Saturday, July 30, 2011

Guest Blog: On Politically Correct Meat

I think your blog on politically (and morally) correct meat is excellent and important.

It is good that scientific advance can in this instance contribute decisively to what in my view would be a politically and morally superior world while making a sound contribution to environmental preservation.

To Bentham goes the credit for first clearly coupling moral philosophy with the issue of causing pain to sentient beings. (Of course, this was the dominant view in Asian Indian civilization a thousand years before Bentham.) Bentham correctly found the crux to be in sentience, not just conscious awareness. (Tom is more convinced than I am that the lower animals are "conscious" of pain. It seems that the science is not decisive here, though it would be better to be in intellectual error than to induce horrible pain in other sentient beings. Cf. the research recently done in Ireland on the question of pain of lobsters in being boiled alive in addition to the late David Foster Wallace's famous essay on lobster pain. Lobster's do not have a developed brain with pre-frontal lobes and their spinal cord seems rudimentary. However,they are equipped with an inordinate number of tiny sensory organs over much of their bodies. These may help them in navigation and grasping and the like. But these organs could also involve a kind of pain-pleasure sensing mechanism on the avoidance-attraction model of behavior. Thus, there could be pain virtually throughout the body of the lobster, whatever may be the case in regard to crabs or crayfish or Japanese DOJO [a kind of river eel]) when being boiled alive).

What is of great importance, however, would be the overwhelming long-term environmental consequences of using "cultured meat." Given the incremental nature of greenhouse emissions and even more their consequences over time, even benefits on the scale projected by scientists in this instance would be highly significant.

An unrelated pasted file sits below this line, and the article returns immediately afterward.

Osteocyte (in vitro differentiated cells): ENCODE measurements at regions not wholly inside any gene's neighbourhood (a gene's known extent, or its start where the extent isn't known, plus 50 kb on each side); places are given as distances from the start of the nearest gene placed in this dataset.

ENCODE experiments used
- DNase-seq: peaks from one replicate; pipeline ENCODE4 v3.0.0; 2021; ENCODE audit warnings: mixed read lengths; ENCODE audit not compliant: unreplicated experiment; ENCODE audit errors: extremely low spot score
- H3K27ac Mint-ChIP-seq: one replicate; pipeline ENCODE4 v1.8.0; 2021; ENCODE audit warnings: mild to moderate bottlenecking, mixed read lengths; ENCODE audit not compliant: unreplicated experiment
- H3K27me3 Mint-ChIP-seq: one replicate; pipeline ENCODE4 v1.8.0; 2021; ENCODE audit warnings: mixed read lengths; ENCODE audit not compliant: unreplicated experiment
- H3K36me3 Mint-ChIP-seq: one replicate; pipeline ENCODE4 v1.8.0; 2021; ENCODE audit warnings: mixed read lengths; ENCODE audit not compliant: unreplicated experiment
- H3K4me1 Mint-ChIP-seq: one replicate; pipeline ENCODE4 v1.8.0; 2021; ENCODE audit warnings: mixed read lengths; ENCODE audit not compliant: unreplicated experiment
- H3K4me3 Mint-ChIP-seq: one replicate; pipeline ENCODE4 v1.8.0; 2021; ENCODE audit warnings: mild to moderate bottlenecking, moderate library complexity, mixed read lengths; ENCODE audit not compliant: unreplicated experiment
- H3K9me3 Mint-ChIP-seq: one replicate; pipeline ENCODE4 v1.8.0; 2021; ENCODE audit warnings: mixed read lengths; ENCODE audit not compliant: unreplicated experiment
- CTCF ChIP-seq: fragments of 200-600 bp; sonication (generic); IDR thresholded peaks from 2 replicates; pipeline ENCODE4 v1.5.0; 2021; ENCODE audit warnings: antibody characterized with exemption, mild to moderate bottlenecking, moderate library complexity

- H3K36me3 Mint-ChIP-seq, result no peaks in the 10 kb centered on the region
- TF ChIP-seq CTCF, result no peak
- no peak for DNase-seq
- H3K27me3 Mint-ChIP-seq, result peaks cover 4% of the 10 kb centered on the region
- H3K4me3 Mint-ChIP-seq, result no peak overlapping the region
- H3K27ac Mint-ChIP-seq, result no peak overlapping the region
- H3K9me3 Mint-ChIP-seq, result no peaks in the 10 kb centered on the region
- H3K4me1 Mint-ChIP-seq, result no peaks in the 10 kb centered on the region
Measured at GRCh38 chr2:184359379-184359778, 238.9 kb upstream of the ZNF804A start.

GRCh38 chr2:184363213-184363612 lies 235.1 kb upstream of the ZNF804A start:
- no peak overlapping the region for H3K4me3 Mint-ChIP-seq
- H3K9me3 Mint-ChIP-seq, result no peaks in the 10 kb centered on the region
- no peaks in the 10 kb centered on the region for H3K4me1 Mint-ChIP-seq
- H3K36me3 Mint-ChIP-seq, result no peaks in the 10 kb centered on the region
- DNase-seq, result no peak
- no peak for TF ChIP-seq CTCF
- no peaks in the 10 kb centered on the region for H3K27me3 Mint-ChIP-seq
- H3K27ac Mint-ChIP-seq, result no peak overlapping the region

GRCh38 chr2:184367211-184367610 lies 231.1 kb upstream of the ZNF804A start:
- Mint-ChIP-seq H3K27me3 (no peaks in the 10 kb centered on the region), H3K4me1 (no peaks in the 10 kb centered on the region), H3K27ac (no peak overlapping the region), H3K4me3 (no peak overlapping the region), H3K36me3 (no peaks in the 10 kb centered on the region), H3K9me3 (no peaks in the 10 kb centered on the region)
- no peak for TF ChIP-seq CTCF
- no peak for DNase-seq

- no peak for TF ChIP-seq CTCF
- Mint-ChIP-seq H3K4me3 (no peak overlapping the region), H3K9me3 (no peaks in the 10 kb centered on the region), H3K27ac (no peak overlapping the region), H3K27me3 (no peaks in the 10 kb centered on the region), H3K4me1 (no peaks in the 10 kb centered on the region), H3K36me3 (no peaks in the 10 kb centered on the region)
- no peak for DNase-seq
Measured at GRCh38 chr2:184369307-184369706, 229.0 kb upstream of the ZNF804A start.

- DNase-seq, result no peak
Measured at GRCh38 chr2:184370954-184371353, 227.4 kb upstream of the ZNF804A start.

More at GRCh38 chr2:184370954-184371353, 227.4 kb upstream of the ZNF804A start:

There would be a cultural loss, however. "Food is culture," and the way we dine, notably with meat dishes, is so intertwined with much of high culture and even everyday life throughout the world (cf., e.g., the constant "noshing" of Thais on the street, e.g.) that the world would become less colorful and more interesting in spite of being more politically and morally correct and with a concomitant contribution to the restoration of the environment. But then head-hunting was out of favor with the British in Borneo and the Americans in the Philippines until the time came for the invasion of Borneo by Australian troops and guerrilla warfare in the Philippines so long as the heads gathered were Japanese. Cats and some bears are still boiled alive in some cuisines, as were mules in other cuisines, and this is certainly culturally unique. Yet, we condemn this nowadays, just as most of us look askance at head hunting (even though an environmental case for cannibalism has been on the agenda set forth by some radical environmentalists of advocates of "deep ecology." See This essays is by the late Australian philosopher and logician Richard Routley (later Richard Slyvan).